OVIVO Review (PC)

The shapes of things to come.

OVIVO screenshot 1

Artistic puzzle-platformers have seen a surge in popularity in recent years. And why not? Games are indeed an artform, like poetry, painting, theater, music, and cinema before them. Sadly, for every truly artistic endeavor, there’s always an entire army of cheap imitators and copycats out to ride off the success of others without bringing anything new to the table. Fortunately, a game like OVIVO will occasionally come along and prove artistry in the gaming industry is still alive and well.

For a change, there’s virtually no story to speak of. Players take control of a strange sphere with what appears to be an antenna, who I am lead to believe is actually the “Ovivo” referred to in the game’s title. Ovivo navigates a strange macroscopic universe that seems to be composed primarily of black and white. Along the way, our intrepid little sphere will collect symbols that, when pieced together upon a strange wheel, tell a very abstract story whose actual meaning is left entirely to interpretation.


Sometimes, things really are just black and white

OVIVO screenshot 2

As far as gameplay goes, players simply move Ovivo towards the exit. There’s a few catches, though: for starters, Ovivo can neither jump nor move very fast. Secondly, our hero can switch between the black and the white planes of existence at the drop of a hat. This fundamentally amounts to platforms and spaces switching roles, as well as gravity being reversed. When players start, they’re black and move within white space. At the switch of a key, Ovivo turns white, flips upside down, and moves within the black spaces that were once solid. Using this mechanic, players are able to traverse the playing fields and surmount obstacles that are otherwise impossible in one plane of existence or another.

The lack of a jump button means that switching planes is essential for specific types of movement, but players also need to utilize momentum in order to scale certain heights, both upside-down and right-side up. Falling from one plane into another retains the player’s velocity, much in the same manner as falling through portals did in Valve’s Portal games. Occasionally, a particularly steep slope will require some fancy, quick and rapid switching in order to scale, demanding a fair understanding of the game’s physics from the player. It can be quite the challenge, but fortunately it never quit drifts into frustration territory. An invisible checkpoint system and limitless lives insures that, as does the game’s overall relaxed and meditative mood.


Filled with space

OVIVO screenshot 3

An interesting design choice is to have the game contain no instructions, and present players with virtually no text. From the get-to, you’re thrust into OVIVO‘s strange, monochrome world, and left to your own devices like a baby turtle hatched from its shell alone on the beach. It’s an experiment in deliberately simplistic mechanics, as well as letting players get by on their own intuition. It may not work in other games, but it definitely works here, because OVIVO isn’t not a game weighed down by complex and convoluted gimmicks. All you need to know is that you move left and right, and that space reverses the roles between what is space and what is solid. Everything else falls into place after that, and the game runs with it until its short conclusion.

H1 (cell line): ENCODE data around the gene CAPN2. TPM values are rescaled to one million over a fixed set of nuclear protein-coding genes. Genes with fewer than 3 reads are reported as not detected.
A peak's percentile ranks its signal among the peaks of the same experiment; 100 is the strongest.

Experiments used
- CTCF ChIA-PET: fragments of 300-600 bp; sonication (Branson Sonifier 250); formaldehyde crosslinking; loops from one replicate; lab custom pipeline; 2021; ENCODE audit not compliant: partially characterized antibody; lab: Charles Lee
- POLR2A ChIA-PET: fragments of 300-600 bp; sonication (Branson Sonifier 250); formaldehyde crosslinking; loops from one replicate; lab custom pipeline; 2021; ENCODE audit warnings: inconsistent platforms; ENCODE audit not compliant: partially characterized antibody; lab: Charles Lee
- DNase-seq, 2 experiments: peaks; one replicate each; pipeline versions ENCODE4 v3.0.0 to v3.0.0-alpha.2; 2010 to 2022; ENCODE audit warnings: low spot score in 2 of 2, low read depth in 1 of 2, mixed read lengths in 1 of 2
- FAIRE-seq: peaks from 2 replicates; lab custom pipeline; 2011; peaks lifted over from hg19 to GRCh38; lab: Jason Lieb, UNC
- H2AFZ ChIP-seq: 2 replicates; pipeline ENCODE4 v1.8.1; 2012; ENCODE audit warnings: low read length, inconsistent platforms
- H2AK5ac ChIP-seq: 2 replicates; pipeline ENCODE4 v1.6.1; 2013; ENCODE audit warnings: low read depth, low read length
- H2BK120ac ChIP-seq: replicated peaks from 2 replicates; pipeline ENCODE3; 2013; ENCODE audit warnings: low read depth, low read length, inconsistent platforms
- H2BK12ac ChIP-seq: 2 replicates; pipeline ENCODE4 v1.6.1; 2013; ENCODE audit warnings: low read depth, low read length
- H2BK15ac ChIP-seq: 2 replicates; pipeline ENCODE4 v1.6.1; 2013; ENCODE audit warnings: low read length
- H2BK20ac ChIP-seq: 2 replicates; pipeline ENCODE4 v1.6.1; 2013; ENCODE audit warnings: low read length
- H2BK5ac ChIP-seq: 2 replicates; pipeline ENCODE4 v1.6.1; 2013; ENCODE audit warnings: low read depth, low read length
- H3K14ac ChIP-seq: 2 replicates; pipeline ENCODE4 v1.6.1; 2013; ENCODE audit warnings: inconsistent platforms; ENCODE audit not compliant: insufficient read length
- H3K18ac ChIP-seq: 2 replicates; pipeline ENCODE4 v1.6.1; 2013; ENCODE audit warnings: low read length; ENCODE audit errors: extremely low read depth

OVIVO is an utter sight to behold. The game’s world is composed entirely of black and white, creating a very stark and eye-catching work. Additionally, many platforms and background decorations form abstract shapes and other images such as trees or the gaping, toothy mouths of monsters. It feels like players are traversing a vast and extensive work of art. A work of art that happens to be drawn on a long series of ink drawings on a massive, white sheet of paper. Music suits the mood exquisitely, being composed of a series of very minimalist ambient tracks. It draws you in, making you feel like you’re almost inside of a dream, and it suits the gameplay perfectly.

OVIVO is a fantastic example of a game that’s as substantial as it is stylish. It’s a playable work of art, oozing creativity while still being a fun and engrossing experience. The game is not particularly lengthy, but the brief time you spend with it will be one of the most relaxing and introspective gaming experiences you’ll have for a long time. Fall on over to its official Steam page to purchase a copy of your own, or to at least give the demo a try. It comes very highly recommended.


Final Verdict: 4.5/5

Available on: PC (reviewed); Publisher: IzHard ; Developer: IzHard ; Players: single-player. ; Released: 12th of May, 2017.

Full disclosure: this review is based on a review key for OVIVO given to Hey Poor Player by the publisher.

Delano Cuzzucoli
Delano is a lifelong gamer who resides in the city of Johannesburg in South Africa. He's also a political student, artist, geek, writer, historian, skeptic, linguaphile, IT nerd and electronic music fan. An eccentric lover of the strange and beautiful who is equal parts harmony and discord.

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